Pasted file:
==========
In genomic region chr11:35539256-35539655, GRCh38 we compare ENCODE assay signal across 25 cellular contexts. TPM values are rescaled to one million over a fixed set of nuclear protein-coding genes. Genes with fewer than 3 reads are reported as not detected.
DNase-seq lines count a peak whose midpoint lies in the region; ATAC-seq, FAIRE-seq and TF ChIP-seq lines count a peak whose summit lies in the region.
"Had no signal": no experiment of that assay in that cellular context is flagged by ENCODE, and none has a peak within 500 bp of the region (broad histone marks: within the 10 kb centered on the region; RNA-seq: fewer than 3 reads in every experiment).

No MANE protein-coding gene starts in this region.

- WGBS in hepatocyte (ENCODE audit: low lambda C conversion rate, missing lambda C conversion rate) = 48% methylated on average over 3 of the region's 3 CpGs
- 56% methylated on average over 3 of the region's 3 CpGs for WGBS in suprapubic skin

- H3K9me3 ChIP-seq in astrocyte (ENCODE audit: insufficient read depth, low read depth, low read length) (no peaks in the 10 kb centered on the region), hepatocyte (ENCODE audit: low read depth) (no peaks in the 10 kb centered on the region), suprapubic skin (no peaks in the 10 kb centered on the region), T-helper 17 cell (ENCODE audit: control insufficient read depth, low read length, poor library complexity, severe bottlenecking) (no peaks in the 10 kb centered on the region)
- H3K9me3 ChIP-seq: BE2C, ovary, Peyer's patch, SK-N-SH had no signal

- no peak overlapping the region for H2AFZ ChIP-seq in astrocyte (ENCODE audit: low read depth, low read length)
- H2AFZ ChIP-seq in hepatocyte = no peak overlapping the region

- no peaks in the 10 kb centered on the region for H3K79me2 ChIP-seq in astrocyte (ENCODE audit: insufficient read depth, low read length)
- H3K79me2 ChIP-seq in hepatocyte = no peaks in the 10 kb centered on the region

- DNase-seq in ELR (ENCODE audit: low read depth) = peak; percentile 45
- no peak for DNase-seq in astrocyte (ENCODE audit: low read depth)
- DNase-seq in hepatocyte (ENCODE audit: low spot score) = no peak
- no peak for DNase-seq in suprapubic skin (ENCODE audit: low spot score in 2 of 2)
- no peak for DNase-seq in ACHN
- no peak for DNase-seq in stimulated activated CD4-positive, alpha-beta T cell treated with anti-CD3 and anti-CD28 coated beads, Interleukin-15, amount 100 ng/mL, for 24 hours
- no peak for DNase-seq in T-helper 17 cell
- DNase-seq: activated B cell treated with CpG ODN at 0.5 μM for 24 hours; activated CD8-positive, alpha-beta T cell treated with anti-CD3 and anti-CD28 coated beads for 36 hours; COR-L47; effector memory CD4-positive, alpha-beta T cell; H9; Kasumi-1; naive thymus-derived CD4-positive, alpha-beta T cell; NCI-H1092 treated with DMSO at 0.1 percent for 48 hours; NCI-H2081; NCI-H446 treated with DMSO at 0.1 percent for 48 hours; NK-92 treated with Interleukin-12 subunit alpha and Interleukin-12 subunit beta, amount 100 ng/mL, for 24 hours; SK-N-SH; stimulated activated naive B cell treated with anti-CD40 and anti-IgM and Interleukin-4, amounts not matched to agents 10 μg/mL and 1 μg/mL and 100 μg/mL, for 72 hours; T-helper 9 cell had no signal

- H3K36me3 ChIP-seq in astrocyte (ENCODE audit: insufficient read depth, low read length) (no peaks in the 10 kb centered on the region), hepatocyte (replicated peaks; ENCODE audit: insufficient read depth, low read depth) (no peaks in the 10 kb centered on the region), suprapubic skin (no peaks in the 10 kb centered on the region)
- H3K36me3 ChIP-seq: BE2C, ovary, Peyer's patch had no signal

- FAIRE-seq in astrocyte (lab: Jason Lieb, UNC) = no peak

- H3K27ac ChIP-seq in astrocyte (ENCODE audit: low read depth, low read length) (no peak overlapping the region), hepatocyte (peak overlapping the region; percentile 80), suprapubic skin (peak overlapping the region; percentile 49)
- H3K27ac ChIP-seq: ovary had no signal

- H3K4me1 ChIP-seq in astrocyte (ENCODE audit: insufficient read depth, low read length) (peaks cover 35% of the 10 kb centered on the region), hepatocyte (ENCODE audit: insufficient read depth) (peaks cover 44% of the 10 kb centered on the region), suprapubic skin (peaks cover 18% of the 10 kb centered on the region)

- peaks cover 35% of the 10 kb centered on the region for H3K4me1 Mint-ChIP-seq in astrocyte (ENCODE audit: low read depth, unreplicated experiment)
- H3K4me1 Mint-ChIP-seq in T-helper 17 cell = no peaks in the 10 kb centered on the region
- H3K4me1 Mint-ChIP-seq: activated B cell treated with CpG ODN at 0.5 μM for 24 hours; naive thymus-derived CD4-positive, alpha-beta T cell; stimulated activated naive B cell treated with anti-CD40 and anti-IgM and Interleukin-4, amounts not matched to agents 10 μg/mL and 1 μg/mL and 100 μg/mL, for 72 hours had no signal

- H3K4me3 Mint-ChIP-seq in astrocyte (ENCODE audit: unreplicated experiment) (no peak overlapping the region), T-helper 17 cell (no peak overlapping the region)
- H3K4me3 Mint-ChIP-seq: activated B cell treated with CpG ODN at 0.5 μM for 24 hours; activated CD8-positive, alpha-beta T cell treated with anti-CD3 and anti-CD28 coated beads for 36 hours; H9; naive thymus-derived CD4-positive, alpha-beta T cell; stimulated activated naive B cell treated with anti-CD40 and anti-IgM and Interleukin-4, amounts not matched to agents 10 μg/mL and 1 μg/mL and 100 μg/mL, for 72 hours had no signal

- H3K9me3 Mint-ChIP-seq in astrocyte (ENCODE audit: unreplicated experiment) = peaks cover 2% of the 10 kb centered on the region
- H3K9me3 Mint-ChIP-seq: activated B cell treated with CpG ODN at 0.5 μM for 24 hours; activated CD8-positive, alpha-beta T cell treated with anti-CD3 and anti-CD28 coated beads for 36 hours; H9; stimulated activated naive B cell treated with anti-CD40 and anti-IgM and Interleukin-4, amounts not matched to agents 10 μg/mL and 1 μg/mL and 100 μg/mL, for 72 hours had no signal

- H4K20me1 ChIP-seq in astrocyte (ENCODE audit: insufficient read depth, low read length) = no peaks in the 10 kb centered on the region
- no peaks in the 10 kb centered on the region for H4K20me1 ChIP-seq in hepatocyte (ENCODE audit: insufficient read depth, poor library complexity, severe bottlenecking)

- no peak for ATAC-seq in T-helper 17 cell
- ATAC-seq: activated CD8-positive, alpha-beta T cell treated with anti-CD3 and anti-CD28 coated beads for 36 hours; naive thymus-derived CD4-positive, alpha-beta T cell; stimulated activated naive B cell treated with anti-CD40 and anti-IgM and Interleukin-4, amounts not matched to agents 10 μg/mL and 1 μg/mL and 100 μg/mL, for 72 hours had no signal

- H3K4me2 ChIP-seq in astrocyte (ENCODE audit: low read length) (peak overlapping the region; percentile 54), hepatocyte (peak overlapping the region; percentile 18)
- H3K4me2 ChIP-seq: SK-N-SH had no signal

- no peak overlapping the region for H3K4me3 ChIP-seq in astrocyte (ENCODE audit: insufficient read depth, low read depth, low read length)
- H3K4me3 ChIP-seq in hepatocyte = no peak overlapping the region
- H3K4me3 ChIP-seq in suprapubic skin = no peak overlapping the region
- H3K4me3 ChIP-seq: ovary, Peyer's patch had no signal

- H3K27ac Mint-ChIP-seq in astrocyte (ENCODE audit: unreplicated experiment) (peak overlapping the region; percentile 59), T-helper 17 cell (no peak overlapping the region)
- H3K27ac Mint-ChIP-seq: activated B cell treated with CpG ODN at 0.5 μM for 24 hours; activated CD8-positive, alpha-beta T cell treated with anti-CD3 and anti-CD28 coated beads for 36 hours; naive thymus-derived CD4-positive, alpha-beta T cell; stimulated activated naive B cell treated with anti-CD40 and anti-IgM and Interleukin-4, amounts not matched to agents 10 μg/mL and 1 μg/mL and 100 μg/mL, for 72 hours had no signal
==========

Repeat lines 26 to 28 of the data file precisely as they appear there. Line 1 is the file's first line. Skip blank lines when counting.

- H3K4me1 ChIP-seq in astrocyte (ENCODE audit: insufficient read depth, low read length) (peaks cover 35% of the 10 kb centered on the region), hepatocyte (ENCODE audit: insufficient read depth) (peaks cover 44% of the 10 kb centered on the region), suprapubic skin (peaks cover 18% of the 10 kb centered on the region)

- peaks cover 35% of the 10 kb centered on the region for H3K4me1 Mint-ChIP-seq in astrocyte (ENCODE audit: low read depth, unreplicated experiment)
- H3K4me1 Mint-ChIP-seq in T-helper 17 cell = no peaks in the 10 kb centered on the region